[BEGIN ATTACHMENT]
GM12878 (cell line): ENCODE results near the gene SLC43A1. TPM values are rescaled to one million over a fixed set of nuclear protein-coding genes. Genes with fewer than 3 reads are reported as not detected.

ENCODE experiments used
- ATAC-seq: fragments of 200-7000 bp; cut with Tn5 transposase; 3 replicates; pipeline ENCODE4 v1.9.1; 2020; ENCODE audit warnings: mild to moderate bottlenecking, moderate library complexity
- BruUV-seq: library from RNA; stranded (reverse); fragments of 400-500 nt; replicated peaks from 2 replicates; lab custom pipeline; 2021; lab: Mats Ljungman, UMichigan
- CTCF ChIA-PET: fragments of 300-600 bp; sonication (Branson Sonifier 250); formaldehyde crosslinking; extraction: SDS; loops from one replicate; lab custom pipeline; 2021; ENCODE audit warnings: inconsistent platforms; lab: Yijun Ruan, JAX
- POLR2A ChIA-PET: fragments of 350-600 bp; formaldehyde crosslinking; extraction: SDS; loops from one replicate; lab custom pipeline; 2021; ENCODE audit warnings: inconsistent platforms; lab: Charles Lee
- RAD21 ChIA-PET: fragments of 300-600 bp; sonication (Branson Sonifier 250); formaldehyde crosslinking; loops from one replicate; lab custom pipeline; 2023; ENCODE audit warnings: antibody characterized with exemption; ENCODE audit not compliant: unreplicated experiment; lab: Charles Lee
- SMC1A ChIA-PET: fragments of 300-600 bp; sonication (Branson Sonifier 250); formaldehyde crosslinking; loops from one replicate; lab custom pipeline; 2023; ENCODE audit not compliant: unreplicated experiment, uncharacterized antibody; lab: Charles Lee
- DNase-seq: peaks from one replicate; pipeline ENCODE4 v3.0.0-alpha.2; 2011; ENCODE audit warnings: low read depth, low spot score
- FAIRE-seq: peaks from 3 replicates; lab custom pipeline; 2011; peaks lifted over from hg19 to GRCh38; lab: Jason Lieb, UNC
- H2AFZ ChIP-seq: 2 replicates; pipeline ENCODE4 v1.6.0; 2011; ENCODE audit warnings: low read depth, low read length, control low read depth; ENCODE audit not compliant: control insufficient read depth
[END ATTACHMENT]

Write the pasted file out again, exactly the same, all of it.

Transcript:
GM12878 (cell line): ENCODE results near the gene SLC43A1. TPM values are rescaled to one million over a fixed set of nuclear protein-coding genes. Genes with fewer than 3 reads are reported as not detected.

ENCODE experiments used
- ATAC-seq: fragments of 200-7000 bp; cut with Tn5 transposase; 3 replicates; pipeline ENCODE4 v1.9.1; 2020; ENCODE audit warnings: mild to moderate bottlenecking, moderate library complexity
- BruUV-seq: library from RNA; stranded (reverse); fragments of 400-500 nt; replicated peaks from 2 replicates; lab custom pipeline; 2021; lab: Mats Ljungman, UMichigan
- CTCF ChIA-PET: fragments of 300-600 bp; sonication (Branson Sonifier 250); formaldehyde crosslinking; extraction: SDS; loops from one replicate; lab custom pipeline; 2021; ENCODE audit warnings: inconsistent platforms; lab: Yijun Ruan, JAX
- POLR2A ChIA-PET: fragments of 350-600 bp; formaldehyde crosslinking; extraction: SDS; loops from one replicate; lab custom pipeline; 2021; ENCODE audit warnings: inconsistent platforms; lab: Charles Lee
- RAD21 ChIA-PET: fragments of 300-600 bp; sonication (Branson Sonifier 250); formaldehyde crosslinking; loops from one replicate; lab custom pipeline; 2023; ENCODE audit warnings: antibody characterized with exemption; ENCODE audit not compliant: unreplicated experiment; lab: Charles Lee
- SMC1A ChIA-PET: fragments of 300-600 bp; sonication (Branson Sonifier 250); formaldehyde crosslinking; loops from one replicate; lab custom pipeline; 2023; ENCODE audit not compliant: unreplicated experiment, uncharacterized antibody; lab: Charles Lee
- DNase-seq: peaks from one replicate; pipeline ENCODE4 v3.0.0-alpha.2; 2011; ENCODE audit warnings: low read depth, low spot score
- FAIRE-seq: peaks from 3 replicates; lab custom pipeline; 2011; peaks lifted over from hg19 to GRCh38; lab: Jason Lieb, UNC
- H2AFZ ChIP-seq: 2 replicates; pipeline ENCODE4 v1.6.0; 2011; ENCODE audit warnings: low read depth, low read length, control low read depth; ENCODE audit not compliant: control insufficient read depth